Submerged vegetation within Lake Manapouri is mostly native species. Lake Manapouri has a high diversity of submerged vegetation. The rare Hydatella inconspicua an endemic shallow water plant was found in many of the Fiordland lakes including Lake Manapouri in 1998, this was the first reporting of it being in the South Island. The finding meant that the plant was no longer considered endangered.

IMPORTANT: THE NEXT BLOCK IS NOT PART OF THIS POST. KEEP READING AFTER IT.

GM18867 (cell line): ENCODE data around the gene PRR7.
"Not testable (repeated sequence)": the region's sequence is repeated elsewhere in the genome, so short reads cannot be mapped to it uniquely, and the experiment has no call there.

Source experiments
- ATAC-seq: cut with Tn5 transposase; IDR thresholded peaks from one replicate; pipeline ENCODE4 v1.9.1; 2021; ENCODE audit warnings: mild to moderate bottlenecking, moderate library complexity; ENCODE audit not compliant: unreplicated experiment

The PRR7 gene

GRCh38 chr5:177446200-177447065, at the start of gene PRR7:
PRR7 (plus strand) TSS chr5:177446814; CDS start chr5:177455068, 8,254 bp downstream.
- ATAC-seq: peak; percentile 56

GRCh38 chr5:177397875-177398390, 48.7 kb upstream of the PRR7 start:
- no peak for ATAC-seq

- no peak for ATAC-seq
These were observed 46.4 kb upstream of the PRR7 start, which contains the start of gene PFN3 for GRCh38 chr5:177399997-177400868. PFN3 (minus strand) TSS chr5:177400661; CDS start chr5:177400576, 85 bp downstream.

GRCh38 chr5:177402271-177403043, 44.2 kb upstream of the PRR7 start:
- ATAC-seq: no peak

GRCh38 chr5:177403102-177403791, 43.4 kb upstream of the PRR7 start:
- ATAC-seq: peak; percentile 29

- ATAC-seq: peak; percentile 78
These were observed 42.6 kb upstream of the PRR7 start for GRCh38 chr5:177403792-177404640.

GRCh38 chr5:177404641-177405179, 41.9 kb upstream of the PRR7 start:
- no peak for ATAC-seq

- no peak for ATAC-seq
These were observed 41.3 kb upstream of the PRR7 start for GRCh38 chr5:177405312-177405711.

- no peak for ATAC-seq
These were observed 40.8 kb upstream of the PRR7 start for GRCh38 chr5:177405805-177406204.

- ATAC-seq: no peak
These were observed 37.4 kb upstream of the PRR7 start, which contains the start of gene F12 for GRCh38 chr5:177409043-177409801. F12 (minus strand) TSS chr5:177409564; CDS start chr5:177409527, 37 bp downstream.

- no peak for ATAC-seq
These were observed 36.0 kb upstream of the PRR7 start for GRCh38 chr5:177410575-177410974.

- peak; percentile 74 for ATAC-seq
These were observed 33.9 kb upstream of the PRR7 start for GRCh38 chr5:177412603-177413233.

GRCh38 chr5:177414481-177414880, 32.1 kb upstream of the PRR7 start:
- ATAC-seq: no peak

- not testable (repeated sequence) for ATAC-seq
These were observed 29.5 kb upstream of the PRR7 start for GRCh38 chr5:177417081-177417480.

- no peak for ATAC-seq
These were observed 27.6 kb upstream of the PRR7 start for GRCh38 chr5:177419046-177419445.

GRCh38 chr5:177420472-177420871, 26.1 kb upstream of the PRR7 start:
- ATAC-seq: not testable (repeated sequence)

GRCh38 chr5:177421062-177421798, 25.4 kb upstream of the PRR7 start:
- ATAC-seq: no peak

The shoreline in the North and West of the lake remains substantially unaltered since deglaciation. Beaches have formed on the lake where rivers bring sediment to areas where the near shore relief is not too steep allowing pocket beaches to form. The beaches around the lake show many similarities to ocean shores. The shape of the lake funnels wind and waves down the long axis which leads to longshore transport or littoral drift of sediment and size selective sorting. There are however a number of differences to ocean shores. The short fetch length produces a narrow range of wave conditions and this low energy limits the size of sediment in transport. Large changes to the beach profile are induced by fluctuations in lake level, major fluctuations can drown beaches. The beaches on the lake develop a distinctive shelf profile whereby beach sediments grade lakeward into fine sand. The outer edge of the shelf is marked by a shelf break and a transition to organic-rich muds on a steep offshore slope. There are a number of different types of beaches including pavement beaches, gravel, mixed sand and gravel beaches and sand beaches.